This form of spinocerebellar ataxia is considered to be the most frequent. It is a progressive disease in all aspects which accounts for some of the considerable clinical heterogeneity reported. Onset is likewise highly variable depending upon the number of repeats but usually sometime between the second to fifth decades. In a large cohort of Azorean individuals the mean age of onset was reported to be 37 years.
An unsteady gait, dysarthric speech, general clumsiness, and diplopia are among the early symptoms. Nystagmus, spasticity, and various autonomic signs including reduced bladder control may also be noted. Chronic pain, sleep disturbances, impaired mental functioning, and memory deficits are often present and some authors have labelled these as indicative of dementia.
Virtually all clinical signs progress with ambulation difficulties requiring the need for assistive devices about a decade after the onset of disease. Eventually signs of brain stem involvement appear with facial atrophy, perioral twitching, tongue fasciculations and atrophy, and dysphagia. Some degree of peripheral polyneuropathy with muscle wasting and loss of sensation are often present. Tremors and other signs of Parkinsonism may be present. Dystonic movements are often seen.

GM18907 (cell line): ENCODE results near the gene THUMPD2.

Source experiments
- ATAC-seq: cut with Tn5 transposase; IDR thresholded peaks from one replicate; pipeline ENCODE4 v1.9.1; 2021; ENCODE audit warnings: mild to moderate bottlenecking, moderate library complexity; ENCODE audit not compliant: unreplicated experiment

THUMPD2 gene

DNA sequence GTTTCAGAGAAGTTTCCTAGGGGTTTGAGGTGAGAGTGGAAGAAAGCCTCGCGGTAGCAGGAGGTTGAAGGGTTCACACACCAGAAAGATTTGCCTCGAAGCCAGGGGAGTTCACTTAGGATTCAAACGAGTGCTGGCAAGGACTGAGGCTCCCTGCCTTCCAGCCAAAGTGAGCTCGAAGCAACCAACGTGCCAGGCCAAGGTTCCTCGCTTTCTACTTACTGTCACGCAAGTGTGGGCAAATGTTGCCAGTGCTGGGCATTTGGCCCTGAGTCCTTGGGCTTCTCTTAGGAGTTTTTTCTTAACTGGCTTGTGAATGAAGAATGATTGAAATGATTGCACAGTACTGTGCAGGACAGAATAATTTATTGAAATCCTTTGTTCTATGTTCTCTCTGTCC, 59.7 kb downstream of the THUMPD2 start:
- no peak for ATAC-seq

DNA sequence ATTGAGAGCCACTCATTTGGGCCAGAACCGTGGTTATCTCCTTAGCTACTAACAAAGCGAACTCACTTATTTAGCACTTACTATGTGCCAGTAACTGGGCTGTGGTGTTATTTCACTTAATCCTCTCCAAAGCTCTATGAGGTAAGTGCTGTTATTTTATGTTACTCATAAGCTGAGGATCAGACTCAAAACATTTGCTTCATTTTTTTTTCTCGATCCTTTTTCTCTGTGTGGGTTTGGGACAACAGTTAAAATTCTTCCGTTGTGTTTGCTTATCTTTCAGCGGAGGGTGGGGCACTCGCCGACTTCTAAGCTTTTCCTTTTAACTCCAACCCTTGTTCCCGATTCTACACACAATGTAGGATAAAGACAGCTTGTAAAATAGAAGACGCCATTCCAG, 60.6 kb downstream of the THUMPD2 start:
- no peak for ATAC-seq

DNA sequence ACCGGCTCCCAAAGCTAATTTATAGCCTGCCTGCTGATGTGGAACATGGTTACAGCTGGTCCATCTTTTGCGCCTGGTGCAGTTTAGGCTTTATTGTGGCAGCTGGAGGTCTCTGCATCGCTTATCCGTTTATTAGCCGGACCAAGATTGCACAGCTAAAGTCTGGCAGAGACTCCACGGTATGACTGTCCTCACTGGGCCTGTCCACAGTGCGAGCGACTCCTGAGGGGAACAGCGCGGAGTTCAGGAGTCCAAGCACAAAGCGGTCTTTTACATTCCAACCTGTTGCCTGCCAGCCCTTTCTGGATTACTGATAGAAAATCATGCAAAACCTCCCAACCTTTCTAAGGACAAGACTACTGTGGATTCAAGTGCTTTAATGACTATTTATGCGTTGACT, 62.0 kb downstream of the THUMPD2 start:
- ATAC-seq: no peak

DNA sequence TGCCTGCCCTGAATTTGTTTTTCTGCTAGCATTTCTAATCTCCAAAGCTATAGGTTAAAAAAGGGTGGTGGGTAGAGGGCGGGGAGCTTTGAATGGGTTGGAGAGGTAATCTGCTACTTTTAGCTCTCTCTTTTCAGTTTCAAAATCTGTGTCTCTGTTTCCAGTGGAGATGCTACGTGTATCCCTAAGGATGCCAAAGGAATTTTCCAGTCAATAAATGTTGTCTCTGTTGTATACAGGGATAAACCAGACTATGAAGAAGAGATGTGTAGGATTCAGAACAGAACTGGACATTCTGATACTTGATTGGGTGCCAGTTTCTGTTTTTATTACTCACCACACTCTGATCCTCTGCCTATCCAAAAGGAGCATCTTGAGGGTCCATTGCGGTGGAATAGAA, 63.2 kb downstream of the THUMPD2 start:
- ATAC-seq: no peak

Imagining of the brain has revealed pontocerebellar atrophy and enlargement of the 4th ventricle but this is variable. Nerve conduction studies documents involvement of the sensory nerves. Neuropathologic studies show widespread neuronal loss in the CNS and spinal cord.